Friday, December 23, 2005

Concept of Sourcing

What is that,often, sours your experience of Sourcing products. More often than not , it is concept of sourcing and the way you approach it that goes wrong.

Though all of us have been here long enough, there is still a need to differentiate between Buying and Sourcing.

When you buy, you get what the supplier thinks you need. When you source you should get what the supplier knows you need.

1) Check whether the source know his stuff. It is not what he manufactures now that matters, how he does it that matters.

2) Always start outsourcing with few components. Choose components which are losing market because of higher input costs.

3) Make sure that Components you select are worth sourcing. They should justify the efforts that you and your source take, either by value or volume.

4) Let him know everything that you desire and you will what you want

5) Make sure that the Source understands the Quality Requirements of the product.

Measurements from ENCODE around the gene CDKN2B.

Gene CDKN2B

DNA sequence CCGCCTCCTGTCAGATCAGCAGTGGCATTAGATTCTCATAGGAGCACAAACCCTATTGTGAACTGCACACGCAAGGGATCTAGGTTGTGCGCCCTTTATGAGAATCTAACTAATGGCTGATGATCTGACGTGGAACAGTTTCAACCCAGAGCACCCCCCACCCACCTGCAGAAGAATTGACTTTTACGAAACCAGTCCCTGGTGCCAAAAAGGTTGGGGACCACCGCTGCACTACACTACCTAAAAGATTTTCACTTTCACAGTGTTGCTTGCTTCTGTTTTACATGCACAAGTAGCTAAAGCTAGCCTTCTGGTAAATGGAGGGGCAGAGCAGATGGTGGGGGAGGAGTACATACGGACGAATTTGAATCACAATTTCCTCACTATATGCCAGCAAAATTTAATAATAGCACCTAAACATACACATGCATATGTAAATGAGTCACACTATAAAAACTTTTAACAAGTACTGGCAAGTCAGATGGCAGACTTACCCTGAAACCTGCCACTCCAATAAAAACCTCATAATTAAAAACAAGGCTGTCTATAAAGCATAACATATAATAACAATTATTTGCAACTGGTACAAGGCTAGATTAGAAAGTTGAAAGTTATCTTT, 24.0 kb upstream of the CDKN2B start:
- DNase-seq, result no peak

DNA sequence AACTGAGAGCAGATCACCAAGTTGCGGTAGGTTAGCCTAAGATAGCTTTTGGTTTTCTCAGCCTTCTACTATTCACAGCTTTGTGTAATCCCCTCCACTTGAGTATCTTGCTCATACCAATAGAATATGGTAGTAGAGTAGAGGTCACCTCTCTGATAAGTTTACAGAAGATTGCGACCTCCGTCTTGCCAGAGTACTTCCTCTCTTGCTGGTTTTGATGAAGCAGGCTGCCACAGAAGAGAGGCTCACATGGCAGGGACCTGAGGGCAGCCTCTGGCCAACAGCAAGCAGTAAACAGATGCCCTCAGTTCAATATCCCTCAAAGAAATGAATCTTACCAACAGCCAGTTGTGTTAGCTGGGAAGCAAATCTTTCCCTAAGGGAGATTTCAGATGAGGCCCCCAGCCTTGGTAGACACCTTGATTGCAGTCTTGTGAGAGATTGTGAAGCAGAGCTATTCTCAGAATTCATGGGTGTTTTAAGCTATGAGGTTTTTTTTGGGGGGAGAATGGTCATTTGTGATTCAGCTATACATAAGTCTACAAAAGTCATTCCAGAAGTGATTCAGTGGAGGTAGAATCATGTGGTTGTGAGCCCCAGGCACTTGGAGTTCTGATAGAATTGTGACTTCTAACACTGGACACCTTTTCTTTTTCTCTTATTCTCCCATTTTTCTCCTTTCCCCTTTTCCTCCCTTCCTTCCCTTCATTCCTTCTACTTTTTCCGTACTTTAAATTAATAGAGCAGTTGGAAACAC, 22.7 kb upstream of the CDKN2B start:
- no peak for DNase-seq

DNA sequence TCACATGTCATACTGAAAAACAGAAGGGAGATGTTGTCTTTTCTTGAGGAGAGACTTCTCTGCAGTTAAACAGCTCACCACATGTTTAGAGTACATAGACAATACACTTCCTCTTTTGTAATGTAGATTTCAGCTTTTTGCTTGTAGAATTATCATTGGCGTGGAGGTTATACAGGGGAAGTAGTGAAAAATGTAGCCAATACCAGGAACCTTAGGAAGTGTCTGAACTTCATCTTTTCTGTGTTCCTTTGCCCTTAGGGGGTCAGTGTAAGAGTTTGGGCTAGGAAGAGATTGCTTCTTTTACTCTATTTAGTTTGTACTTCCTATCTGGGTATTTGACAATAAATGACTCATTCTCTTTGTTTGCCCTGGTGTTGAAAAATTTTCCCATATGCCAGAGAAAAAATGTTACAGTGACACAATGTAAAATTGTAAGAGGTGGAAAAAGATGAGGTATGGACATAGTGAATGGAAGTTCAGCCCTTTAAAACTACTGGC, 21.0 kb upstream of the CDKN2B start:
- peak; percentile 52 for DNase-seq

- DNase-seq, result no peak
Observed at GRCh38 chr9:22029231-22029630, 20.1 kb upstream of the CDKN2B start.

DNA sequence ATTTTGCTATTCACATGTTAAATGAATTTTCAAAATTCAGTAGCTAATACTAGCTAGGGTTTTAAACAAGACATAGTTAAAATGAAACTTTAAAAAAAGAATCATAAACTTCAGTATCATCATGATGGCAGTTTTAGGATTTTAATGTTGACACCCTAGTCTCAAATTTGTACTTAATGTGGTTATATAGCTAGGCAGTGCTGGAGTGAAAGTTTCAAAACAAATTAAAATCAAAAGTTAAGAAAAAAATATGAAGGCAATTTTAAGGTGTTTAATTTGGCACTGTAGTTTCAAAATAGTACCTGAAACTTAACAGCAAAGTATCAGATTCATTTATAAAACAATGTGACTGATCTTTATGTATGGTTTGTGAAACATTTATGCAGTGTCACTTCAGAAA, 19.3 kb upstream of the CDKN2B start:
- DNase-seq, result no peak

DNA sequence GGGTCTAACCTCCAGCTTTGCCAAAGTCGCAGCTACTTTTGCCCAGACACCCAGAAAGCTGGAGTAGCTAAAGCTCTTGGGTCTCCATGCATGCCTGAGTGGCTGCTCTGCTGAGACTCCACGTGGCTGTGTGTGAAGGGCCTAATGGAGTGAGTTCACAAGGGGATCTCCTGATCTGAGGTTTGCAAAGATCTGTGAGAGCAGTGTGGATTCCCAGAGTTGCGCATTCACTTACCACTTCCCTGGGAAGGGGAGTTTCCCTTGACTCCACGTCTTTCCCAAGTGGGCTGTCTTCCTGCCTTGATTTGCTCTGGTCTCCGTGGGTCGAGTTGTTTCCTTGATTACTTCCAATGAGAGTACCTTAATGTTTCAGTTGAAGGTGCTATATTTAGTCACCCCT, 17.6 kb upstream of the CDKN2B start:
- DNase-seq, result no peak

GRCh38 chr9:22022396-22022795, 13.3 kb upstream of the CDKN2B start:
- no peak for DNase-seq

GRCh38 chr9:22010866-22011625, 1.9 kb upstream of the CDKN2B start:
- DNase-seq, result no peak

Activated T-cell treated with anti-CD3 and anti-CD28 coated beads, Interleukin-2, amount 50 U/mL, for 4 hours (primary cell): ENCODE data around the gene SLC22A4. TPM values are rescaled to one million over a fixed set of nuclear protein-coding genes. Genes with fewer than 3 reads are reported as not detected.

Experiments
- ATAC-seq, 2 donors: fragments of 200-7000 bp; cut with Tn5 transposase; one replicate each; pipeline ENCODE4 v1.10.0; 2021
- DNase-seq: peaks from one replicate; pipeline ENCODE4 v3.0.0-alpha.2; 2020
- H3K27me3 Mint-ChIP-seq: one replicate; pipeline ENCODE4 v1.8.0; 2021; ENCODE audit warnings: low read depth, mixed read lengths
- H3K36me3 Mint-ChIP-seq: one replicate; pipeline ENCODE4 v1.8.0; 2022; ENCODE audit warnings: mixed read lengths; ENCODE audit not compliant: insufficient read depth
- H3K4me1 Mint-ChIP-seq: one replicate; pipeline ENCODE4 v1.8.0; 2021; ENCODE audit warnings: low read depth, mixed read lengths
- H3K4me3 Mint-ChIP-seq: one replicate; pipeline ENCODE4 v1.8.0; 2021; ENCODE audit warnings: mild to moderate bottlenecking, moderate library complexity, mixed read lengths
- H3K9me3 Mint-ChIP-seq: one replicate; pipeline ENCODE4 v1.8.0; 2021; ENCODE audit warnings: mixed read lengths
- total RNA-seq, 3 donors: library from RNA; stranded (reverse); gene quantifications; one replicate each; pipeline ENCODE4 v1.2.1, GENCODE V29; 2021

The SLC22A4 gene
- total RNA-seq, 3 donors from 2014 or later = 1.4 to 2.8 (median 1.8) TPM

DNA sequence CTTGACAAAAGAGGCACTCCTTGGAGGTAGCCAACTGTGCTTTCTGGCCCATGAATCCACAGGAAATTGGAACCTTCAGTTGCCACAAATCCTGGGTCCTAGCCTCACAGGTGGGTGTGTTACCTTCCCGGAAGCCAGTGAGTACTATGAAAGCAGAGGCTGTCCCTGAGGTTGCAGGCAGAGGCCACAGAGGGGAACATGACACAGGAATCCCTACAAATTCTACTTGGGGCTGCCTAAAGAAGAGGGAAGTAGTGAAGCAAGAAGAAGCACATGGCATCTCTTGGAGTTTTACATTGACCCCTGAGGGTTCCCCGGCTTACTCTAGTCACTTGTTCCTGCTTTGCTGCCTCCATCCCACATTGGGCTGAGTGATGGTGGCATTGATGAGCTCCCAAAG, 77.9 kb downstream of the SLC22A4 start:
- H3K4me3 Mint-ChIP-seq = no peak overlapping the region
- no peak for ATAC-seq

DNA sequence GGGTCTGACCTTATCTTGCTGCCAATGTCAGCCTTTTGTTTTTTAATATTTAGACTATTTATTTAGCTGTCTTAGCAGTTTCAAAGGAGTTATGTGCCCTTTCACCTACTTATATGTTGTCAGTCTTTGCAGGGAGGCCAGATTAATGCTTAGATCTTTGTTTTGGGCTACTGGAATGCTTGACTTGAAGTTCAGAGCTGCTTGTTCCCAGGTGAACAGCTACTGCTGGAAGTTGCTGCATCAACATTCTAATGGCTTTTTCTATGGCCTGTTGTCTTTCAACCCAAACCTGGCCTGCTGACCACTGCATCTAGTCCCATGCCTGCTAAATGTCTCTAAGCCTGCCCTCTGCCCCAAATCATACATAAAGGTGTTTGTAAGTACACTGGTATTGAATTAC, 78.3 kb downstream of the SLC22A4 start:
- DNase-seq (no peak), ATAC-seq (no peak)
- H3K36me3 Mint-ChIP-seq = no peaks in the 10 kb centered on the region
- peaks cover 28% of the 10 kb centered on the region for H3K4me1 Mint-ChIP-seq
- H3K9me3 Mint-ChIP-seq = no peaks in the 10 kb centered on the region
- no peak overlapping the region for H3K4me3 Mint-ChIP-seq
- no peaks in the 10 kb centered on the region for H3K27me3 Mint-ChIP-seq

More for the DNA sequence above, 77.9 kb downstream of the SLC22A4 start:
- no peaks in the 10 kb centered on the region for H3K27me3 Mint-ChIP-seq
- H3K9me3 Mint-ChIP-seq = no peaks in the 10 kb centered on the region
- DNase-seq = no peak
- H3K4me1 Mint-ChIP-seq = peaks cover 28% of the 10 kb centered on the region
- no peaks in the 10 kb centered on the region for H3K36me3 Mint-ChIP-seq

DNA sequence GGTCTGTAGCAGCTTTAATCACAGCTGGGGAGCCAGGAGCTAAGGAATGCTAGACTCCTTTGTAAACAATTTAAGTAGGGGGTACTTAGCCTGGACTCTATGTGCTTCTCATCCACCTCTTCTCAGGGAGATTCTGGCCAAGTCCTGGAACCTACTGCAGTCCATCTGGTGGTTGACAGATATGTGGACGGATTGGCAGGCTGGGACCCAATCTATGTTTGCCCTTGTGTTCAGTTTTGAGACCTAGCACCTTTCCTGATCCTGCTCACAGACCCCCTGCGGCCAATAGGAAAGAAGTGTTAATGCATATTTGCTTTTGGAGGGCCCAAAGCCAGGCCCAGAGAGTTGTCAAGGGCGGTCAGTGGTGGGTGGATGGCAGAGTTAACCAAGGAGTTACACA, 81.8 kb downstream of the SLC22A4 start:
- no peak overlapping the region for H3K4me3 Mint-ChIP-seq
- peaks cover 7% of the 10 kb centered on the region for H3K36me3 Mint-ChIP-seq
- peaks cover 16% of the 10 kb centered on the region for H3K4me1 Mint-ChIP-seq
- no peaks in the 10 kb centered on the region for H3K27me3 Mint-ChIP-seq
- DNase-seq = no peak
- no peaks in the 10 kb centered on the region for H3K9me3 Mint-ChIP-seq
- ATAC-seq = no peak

6) Get samples made. If the sample involves fixed charges pay him for that as it indicates that you are serious about it.

7) Let the Source take his time the first time. He will do a good job. Keep the lines of discussion open, they help in furthering clarity.

8) Understand that per diem Freight and Insurance costs increase when the consignments are smaller , they wipe out a lot out of what you save. It is often the volumes in small and light engineering products that help.

9) Appreciate the fact that the if the Source is from another country and he will often face situations you never face. But if you have taken your time finding and evaluating your source, you will be more comfortable. With proper evaluation you will find a source who tries to take as much effort to understand you , as you do to understand him.

So next time you feel that a component needs to be sourced you know what not to do.


At 12:59 PM, Anonymous Matthew W. Grant said...

Interesting semantic distinction between the words "buying" and "sourcing." Everyone I know uses them interchangeably, but I liked your differentiation which makes one stop and think about how interactions with vendors usually take place.

I disagree that Buyers should pay for samples. I believe that vendors should absorb samples as marketing cost of acquiring business.


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